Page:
Her first novel, entitled His Kidnapper’s Shoes, was written whilst travelling in Bolivia. Maggie was inspired by an impending milestone birthday along with a healthy dose of annoyance at having procrastinated for so long in writing a novel. His Kidnapper’s Shoes was published in both paperback and e-book format in 2013, followed by her second novel, entitled Sister, Psychopath. Her third novel, Guilty Innocence, like her first two, features her home city of Bristol. She has recently published her fourth novel, The Second Captive. Maggie has also written Write Your Novel! From Getting Started to First Draft, to inspire would-be novelists to write their first book.
Before turning her hand to writing, Maggie worked mainly as an accountant, with a diversion into practising as a nutritional therapist. Diet and health remain high on her list of interests, along with travel. Accountancy does not, but then it never did. The urge to pack a bag and go off travelling is always lurking in the background! When not writing, going to the gym, practising yoga or travelling, Maggie can be found seeking new four-legged friends to pet; animals are a lifelong love!
What inspires you to write?
I’ve wanted to be a novelist all my life. I write because it’s the most natural thing in the world to me. As to what inspires me, I’m drawn to strong emotions and the events that engender them. The basis of my first book, His Kidnapper’s Shoes, was the question: how would it feel to discover you’d been abducted as a child? How might Daniel Bateman react on finding out his so-called mother was his kidnapper? I love delving into the human psyche and answering such questions! The workings of the mind fascinate me.
I also like to dig deep into unusual psychological issues. For example, The Second Captive deals with the theme of Stockholm syndrome, the psychological tendency of a hostage to bond with his or her captor. The novella I’m working on has compulsive hoarding as a sub-theme. In Guilty Innocence, Mark Slater has an obsession with counting rituals. Such quirks intrigue me.
Tell us about your writing process.
I’m a planner/outliner when it comes to my books. I’ve tried the ‘seats of the pants’ approach; it doesn’t work for me. I need a framework to guide my writing, the assurance that all plot holes have been plugged and that the story hangs together. I use Scrivener writing software, which makes planning a breeze. I’ve created a template for my novels, complete with questions that I work through to help me create my characters, locations, etc. I use Randy Ingermanson’s Snowflake Method to plot, working from a one-sentence synopsis up to a full-blown outline.
I’d like to spend longer on plotting. I’ve found I always need to tweak some aspect once I get writing, and I aim to prevent that with better planning.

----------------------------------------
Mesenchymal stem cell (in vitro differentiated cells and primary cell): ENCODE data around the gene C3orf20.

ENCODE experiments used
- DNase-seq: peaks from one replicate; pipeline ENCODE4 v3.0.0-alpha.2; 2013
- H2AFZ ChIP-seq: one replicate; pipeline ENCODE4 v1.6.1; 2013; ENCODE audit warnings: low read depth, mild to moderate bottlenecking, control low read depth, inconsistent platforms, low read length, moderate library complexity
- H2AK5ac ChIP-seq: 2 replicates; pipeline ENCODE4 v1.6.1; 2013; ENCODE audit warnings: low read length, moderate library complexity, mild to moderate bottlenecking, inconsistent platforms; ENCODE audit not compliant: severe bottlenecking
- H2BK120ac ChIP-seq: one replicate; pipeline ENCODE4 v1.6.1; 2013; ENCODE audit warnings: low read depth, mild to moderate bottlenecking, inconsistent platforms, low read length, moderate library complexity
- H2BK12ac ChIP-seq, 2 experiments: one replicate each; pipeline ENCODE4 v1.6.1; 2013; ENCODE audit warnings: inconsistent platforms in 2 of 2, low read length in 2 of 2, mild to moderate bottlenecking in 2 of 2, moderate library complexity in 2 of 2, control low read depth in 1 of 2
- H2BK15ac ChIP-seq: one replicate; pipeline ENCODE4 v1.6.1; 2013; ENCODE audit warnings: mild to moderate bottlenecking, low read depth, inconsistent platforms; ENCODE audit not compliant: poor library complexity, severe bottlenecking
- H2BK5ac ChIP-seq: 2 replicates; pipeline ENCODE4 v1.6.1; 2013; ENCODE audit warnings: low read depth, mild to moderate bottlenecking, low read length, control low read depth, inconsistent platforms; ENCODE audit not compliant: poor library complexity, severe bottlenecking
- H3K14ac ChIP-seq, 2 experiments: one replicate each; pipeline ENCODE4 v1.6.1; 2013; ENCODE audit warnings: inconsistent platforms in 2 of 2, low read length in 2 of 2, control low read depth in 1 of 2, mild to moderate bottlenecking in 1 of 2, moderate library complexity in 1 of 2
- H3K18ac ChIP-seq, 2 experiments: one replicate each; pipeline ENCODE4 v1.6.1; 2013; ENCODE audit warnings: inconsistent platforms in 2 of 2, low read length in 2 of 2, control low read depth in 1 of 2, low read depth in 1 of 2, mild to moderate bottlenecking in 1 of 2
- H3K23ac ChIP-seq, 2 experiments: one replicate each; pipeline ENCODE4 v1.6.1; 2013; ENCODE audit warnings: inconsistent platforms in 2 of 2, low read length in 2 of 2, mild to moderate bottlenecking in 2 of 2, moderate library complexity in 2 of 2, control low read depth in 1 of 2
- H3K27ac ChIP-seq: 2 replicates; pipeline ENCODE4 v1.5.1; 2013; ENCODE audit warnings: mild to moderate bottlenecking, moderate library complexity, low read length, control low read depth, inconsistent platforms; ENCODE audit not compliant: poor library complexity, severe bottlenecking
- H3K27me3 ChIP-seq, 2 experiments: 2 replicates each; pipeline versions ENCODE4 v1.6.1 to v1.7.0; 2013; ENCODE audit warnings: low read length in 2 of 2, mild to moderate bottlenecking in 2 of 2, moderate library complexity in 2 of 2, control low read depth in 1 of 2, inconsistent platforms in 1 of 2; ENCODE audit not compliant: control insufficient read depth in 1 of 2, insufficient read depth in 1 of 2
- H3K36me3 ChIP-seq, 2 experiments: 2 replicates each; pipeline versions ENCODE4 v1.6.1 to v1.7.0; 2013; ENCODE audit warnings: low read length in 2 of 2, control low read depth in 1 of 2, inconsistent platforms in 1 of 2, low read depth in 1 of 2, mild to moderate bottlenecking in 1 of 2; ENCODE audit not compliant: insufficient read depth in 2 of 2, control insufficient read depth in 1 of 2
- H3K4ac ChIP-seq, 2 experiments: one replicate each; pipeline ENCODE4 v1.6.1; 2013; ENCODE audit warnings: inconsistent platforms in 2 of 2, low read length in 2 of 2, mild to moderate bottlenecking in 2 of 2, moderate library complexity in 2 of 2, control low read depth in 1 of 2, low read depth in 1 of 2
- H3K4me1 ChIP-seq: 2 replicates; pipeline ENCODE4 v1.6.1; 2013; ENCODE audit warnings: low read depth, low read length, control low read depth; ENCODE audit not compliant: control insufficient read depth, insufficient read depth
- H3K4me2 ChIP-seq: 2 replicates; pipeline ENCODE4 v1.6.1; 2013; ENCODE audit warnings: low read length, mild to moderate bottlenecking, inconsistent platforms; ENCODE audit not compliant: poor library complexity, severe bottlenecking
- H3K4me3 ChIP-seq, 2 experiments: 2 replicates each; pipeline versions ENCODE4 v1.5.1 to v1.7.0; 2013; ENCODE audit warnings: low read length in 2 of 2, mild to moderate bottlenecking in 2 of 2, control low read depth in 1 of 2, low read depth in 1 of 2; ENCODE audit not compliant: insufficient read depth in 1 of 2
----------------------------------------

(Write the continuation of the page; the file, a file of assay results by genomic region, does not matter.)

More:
I write about 3,000 words per day during the week, less at the weekends. It takes me between one and two months to complete my first draft. Then the hard work of revising and editing starts! Unlike many authors, I love that part. When I deem the book is ready, I release it to my team of beta readers, all of whom are incredibly helpful. It’s rare for me not to implement their suggestions. After that, it’s publication time – always a scary moment! Scrivener helps me with that too. A few clicks and the software compiles my manuscript into e-book format, ready to upload to Amazon and the other sales platforms.
For Fiction Writers: Do you listen (or talk to) to your characters?
I plan my characters in depth before I write. My aim is to know them so well that eventually I don’t need my notes. When I’m not writing, I run through scenes from the book in my head, another way of getting to know my characters. I observe and listen as they go about their business in my head. What’s fascinating is when they take on a life of their own and break away from my initial evaluation of them. That’s good, although it often means revising my plot, because it means they’re becoming more well-rounded.
Who are your favorite authors?
Stephen King is a master of his craft and I devour his books whenever I get a new one. I am in awe of the man’s talent and prolific output, not to mention the length of some of his books. I love his longer fiction and 11.22.63 was an incredible book, one with a perfect ending. Magic!
How did you decide how to publish your books?
My decision to self-publish was influenced by a woman I met whilst travelling, who suggested I look into it. Up until then, I’d assumed I’d try to find an agent or publisher for my work. When I researched self-publishing, I was sold on the idea and I’ve never regretted my decision. I love the fact it’s me, not a publishing company, who controls my career. Not to mention the high royalties, monthly payouts and the ability to make changes quickly and easily. There’s never been a better time to be an author.
What do you think about the future of book publishing?
Hard to say – there have been so many changes, and they’ve happened so quickly, that I’m still catching my breath! What I’d like to see is some kind of quality control over self-published books. Anyone can slap a book for sale onto Amazon, which means it’s awash with badly written books full of typos. I’m not sure how that can be avoided though.
I believe traditional publishing will continue to decline. The industry has failed to evolve adequately in response to the challenge from Amazon, etc. For too long publishers failed to treat authors well and now they’re reaping the harvest.
What genres do you write?
What formats are your books in?